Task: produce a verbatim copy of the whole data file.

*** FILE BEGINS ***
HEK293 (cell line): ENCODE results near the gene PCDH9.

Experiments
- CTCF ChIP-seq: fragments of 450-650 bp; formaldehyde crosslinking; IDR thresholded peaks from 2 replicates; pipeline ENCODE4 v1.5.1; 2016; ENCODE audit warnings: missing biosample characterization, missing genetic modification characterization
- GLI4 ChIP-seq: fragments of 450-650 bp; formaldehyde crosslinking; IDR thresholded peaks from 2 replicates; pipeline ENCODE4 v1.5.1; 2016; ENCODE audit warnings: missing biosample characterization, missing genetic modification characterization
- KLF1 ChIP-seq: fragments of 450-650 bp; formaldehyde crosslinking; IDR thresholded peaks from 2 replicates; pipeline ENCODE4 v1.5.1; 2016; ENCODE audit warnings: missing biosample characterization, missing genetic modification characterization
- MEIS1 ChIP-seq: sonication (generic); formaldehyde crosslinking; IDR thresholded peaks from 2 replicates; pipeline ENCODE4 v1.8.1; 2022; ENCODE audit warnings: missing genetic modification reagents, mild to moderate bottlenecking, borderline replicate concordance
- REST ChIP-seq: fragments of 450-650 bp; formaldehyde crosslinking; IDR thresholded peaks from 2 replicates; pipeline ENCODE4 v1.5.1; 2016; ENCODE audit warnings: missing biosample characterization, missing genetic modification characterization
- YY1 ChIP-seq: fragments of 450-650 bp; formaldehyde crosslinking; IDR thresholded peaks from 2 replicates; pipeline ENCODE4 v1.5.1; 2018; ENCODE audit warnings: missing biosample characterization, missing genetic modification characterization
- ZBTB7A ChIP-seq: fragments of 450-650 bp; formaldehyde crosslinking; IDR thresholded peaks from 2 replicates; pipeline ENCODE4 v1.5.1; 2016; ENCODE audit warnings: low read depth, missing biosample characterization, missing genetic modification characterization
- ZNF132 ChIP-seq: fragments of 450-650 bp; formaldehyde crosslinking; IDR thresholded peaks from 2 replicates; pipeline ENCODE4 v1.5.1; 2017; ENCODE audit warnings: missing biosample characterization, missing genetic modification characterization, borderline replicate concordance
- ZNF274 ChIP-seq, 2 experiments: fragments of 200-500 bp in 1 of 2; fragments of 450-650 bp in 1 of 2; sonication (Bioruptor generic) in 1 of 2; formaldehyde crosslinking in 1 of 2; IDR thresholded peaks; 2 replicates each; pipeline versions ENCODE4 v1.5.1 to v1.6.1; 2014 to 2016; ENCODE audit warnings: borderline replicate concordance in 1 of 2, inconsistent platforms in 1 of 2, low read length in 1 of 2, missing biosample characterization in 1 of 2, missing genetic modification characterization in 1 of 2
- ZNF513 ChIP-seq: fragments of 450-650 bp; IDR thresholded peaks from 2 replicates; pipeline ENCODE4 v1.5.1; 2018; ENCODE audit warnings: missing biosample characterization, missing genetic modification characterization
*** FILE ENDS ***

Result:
HEK293 (cell line): ENCODE results near the gene PCDH9.

Experiments
- CTCF ChIP-seq: fragments of 450-650 bp; formaldehyde crosslinking; IDR thresholded peaks from 2 replicates; pipeline ENCODE4 v1.5.1; 2016; ENCODE audit warnings: missing biosample characterization, missing genetic modification characterization
- GLI4 ChIP-seq: fragments of 450-650 bp; formaldehyde crosslinking; IDR thresholded peaks from 2 replicates; pipeline ENCODE4 v1.5.1; 2016; ENCODE audit warnings: missing biosample characterization, missing genetic modification characterization
- KLF1 ChIP-seq: fragments of 450-650 bp; formaldehyde crosslinking; IDR thresholded peaks from 2 replicates; pipeline ENCODE4 v1.5.1; 2016; ENCODE audit warnings: missing biosample characterization, missing genetic modification characterization
- MEIS1 ChIP-seq: sonication (generic); formaldehyde crosslinking; IDR thresholded peaks from 2 replicates; pipeline ENCODE4 v1.8.1; 2022; ENCODE audit warnings: missing genetic modification reagents, mild to moderate bottlenecking, borderline replicate concordance
- REST ChIP-seq: fragments of 450-650 bp; formaldehyde crosslinking; IDR thresholded peaks from 2 replicates; pipeline ENCODE4 v1.5.1; 2016; ENCODE audit warnings: missing biosample characterization, missing genetic modification characterization
- YY1 ChIP-seq: fragments of 450-650 bp; formaldehyde crosslinking; IDR thresholded peaks from 2 replicates; pipeline ENCODE4 v1.5.1; 2018; ENCODE audit warnings: missing biosample characterization, missing genetic modification characterization
- ZBTB7A ChIP-seq: fragments of 450-650 bp; formaldehyde crosslinking; IDR thresholded peaks from 2 replicates; pipeline ENCODE4 v1.5.1; 2016; ENCODE audit warnings: low read depth, missing biosample characterization, missing genetic modification characterization
- ZNF132 ChIP-seq: fragments of 450-650 bp; formaldehyde crosslinking; IDR thresholded peaks from 2 replicates; pipeline ENCODE4 v1.5.1; 2017; ENCODE audit warnings: missing biosample characterization, missing genetic modification characterization, borderline replicate concordance
- ZNF274 ChIP-seq, 2 experiments: fragments of 200-500 bp in 1 of 2; fragments of 450-650 bp in 1 of 2; sonication (Bioruptor generic) in 1 of 2; formaldehyde crosslinking in 1 of 2; IDR thresholded peaks; 2 replicates each; pipeline versions ENCODE4 v1.5.1 to v1.6.1; 2014 to 2016; ENCODE audit warnings: borderline replicate concordance in 1 of 2, inconsistent platforms in 1 of 2, low read length in 1 of 2, missing biosample characterization in 1 of 2, missing genetic modification characterization in 1 of 2
- ZNF513 ChIP-seq: fragments of 450-650 bp; IDR thresholded peaks from 2 replicates; pipeline ENCODE4 v1.5.1; 2018; ENCODE audit warnings: missing biosample characterization, missing genetic modification characterization